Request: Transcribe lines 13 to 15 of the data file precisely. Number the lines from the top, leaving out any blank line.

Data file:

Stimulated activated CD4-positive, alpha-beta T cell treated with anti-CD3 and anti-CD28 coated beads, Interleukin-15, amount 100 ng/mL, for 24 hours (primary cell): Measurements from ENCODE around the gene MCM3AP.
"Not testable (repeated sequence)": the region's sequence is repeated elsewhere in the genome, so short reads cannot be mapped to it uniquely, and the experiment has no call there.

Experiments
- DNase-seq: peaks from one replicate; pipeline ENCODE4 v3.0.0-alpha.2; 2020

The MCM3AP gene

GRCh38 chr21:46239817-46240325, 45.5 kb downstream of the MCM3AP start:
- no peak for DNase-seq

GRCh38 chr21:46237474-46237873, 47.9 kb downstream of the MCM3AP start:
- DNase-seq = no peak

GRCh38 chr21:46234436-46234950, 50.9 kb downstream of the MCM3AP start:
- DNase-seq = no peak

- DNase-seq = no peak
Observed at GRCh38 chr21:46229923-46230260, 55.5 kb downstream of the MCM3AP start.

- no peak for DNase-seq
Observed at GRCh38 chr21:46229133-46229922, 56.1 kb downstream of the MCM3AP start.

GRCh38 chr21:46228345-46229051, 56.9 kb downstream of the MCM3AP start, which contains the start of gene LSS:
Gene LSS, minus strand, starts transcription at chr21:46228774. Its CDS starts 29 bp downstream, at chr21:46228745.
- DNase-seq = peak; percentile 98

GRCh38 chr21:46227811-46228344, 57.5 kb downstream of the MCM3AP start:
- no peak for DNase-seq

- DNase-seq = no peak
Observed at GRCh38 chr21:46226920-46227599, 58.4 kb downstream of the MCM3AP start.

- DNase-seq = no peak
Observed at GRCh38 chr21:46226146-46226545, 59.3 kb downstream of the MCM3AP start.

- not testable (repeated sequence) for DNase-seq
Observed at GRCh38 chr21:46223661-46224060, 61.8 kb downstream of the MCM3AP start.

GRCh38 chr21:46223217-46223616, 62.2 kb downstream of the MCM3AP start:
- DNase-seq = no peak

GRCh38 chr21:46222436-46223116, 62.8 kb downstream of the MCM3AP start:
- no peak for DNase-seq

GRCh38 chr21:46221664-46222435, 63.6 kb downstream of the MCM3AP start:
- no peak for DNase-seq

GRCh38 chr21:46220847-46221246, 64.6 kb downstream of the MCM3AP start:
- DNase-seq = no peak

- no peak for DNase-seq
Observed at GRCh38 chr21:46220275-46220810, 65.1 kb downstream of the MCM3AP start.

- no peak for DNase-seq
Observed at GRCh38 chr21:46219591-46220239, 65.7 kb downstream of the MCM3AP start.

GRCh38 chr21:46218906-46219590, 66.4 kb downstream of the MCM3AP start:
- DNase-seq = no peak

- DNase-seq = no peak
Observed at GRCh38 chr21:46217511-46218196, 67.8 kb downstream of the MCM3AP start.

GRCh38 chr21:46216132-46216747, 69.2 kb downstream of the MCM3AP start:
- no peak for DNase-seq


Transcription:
Observed at GRCh38 chr21:46229923-46230260, 55.5 kb downstream of the MCM3AP start.

- no peak for DNase-seq
Observed at GRCh38 chr21:46229133-46229922, 56.1 kb downstream of the MCM3AP start.